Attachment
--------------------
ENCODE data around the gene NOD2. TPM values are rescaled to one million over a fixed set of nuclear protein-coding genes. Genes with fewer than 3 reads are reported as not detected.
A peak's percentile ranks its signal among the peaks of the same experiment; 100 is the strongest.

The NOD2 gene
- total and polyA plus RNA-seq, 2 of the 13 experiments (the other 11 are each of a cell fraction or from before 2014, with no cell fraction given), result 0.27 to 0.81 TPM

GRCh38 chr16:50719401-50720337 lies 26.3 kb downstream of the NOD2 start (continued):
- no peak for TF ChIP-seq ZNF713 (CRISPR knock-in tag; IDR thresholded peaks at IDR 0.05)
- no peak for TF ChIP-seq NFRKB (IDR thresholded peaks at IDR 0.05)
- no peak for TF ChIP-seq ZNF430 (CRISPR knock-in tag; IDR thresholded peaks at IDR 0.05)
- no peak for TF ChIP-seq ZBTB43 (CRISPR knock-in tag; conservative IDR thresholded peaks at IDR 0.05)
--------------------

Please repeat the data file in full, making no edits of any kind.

ENCODE data around the gene NOD2. TPM values are rescaled to one million over a fixed set of nuclear protein-coding genes. Genes with fewer than 3 reads are reported as not detected.
A peak's percentile ranks its signal among the peaks of the same experiment; 100 is the strongest.

The NOD2 gene
- total and polyA plus RNA-seq, 2 of the 13 experiments (the other 11 are each of a cell fraction or from before 2014, with no cell fraction given), result 0.27 to 0.81 TPM

GRCh38 chr16:50719401-50720337 lies 26.3 kb downstream of the NOD2 start (continued):
- no peak for TF ChIP-seq ZNF713 (CRISPR knock-in tag; IDR thresholded peaks at IDR 0.05)
- no peak for TF ChIP-seq NFRKB (IDR thresholded peaks at IDR 0.05)
- no peak for TF ChIP-seq ZNF430 (CRISPR knock-in tag; IDR thresholded peaks at IDR 0.05)
- no peak for TF ChIP-seq ZBTB43 (CRISPR knock-in tag; conservative IDR thresholded peaks at IDR 0.05)